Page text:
Life is about making connections—real-world connections—that build networks and provide a solid foundation. Student council, NHS, and NJHS are the perfect venues for putting those underpinnings in place, and service learning is the perfect vehicle for getting the process started. Finding ways to reach out to the community is integral to success, but allowing community organizations to touch students’ lives is just as important. Building community within a community has lasting effects.

When considering where to put your time and effort, look at all the options, and try to reach as many groups as possible through networking and opening communication channels. Start at the beginning—your own student council organization or NHS/NJHS chapter. Use social media to keep people apprised of ongoing projects, events, and focus points. Students are cell phone dependent, so sending an instant mass text message using will promptly jog recipients’ memories. Students, parents, and faculty can also receive those on-the-fly messages. Create a Quick Response (QR) code linked to your student council or NHS/NJHS Twitter account, and post it around the school. After events, take a quick moment to upload photos from pep rallies or other events to Instagram. Parents will be happy to keep up with what is happening on their Facebook accounts or the school’s webpage.

The Importance of Communication

Face-to-face communication is all-important in today’s world, and the bonus is that students get an opportunity to practice real life “people skills” with administration, faculty and staff, parents, local businesses, and government agencies in the course of conducting leadership activities. All activities that our student-led groups undertake must be approved by the school administration. In order to complete many of these activities, students dialog with our school’s leadership team, complete necessary paperwork with the help of administrative assistants, email and network with faculty members and class advisers who might be needed to facilitate activities, and work with the custodial staff. Everyone becomes part of the big picture when everyone is in the loop.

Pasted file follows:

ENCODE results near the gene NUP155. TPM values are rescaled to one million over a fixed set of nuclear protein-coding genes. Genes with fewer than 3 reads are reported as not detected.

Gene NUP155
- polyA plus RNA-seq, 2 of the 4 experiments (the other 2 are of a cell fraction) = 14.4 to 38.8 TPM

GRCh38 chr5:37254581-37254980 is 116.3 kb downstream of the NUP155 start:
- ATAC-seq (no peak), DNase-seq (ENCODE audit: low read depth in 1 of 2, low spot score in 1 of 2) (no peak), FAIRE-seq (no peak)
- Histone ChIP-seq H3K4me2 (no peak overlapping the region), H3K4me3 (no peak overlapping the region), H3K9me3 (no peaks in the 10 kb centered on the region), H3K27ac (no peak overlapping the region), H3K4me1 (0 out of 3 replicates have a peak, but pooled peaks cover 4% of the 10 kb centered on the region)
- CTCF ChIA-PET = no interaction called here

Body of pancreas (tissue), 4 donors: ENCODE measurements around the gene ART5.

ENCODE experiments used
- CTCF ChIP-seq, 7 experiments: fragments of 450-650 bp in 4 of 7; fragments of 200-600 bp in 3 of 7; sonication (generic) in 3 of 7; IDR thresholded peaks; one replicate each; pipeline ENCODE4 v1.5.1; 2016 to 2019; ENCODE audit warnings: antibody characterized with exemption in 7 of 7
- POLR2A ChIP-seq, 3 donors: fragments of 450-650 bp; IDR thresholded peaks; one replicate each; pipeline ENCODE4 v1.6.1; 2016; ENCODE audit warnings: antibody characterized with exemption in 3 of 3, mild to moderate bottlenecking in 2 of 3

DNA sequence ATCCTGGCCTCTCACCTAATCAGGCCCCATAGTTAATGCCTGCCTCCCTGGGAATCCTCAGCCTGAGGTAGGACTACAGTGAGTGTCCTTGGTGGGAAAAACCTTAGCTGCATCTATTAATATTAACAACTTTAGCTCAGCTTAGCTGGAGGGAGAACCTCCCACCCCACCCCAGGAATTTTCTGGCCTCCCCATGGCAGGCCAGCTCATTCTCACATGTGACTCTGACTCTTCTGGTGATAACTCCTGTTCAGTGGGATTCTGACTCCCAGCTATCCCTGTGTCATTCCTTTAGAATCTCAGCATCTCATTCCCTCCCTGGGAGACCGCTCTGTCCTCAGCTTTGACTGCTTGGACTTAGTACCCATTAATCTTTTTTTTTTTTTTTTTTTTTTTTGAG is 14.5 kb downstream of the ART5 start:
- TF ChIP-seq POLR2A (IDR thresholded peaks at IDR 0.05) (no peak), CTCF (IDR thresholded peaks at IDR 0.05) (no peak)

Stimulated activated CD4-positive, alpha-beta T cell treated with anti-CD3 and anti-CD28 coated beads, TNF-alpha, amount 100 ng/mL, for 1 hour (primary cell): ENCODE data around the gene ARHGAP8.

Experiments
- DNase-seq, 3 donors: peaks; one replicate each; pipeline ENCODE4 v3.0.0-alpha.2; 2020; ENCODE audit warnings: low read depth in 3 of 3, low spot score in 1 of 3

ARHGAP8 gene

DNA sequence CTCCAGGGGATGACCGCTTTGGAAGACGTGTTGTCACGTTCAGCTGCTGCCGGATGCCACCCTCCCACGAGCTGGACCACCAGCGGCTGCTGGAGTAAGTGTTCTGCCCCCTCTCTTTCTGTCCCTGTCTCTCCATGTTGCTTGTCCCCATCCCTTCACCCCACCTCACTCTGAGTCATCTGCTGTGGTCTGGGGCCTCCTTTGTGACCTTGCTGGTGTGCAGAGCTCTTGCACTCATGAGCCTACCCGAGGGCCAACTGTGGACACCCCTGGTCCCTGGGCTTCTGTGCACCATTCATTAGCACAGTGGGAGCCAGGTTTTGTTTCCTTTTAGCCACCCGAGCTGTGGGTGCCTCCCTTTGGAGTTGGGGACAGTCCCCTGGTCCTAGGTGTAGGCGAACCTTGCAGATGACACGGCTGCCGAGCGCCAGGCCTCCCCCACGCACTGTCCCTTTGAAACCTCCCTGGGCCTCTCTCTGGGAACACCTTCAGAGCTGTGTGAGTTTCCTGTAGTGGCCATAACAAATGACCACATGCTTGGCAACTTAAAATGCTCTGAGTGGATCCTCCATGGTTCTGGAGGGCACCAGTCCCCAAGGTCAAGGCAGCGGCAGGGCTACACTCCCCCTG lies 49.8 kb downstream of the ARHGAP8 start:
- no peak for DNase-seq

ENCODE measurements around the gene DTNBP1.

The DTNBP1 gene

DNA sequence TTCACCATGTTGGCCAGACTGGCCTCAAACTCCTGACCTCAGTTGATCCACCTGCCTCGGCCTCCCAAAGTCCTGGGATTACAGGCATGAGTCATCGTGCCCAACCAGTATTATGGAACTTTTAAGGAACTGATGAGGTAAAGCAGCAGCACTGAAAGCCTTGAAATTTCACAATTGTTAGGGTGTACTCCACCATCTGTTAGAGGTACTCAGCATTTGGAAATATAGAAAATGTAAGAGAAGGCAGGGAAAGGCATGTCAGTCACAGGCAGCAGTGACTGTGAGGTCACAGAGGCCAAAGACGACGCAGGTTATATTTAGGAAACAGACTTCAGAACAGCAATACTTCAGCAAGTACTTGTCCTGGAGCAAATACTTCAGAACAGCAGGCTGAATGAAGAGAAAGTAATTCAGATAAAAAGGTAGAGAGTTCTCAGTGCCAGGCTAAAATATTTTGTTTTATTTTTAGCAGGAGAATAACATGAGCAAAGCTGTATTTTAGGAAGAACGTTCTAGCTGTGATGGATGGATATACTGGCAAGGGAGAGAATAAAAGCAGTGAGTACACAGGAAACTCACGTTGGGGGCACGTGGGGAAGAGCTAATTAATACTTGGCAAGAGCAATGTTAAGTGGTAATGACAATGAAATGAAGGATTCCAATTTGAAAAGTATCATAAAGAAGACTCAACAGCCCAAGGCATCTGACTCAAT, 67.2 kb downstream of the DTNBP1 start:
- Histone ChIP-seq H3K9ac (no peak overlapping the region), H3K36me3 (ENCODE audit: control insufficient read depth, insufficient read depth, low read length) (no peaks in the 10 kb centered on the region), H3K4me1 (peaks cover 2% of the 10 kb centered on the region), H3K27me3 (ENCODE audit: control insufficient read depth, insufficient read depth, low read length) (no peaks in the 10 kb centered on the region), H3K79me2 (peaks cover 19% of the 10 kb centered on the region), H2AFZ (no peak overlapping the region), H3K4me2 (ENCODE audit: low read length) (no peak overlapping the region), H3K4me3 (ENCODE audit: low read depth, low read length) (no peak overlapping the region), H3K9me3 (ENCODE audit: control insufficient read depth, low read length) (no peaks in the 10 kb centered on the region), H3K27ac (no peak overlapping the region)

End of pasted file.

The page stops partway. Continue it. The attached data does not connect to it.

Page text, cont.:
Parents can easily support and promote student council, NHS, and NJHS activities. However, touching base with your school community association, parent teacher association, and sports booster club allows for another level of cooperation. Parents who stay involved are not only willing and able to assist; they are enthusiastic, involved, and appreciative of being included. Keeping these organizations front and center almost guarantees that, when push comes to shove, they’ll have your back.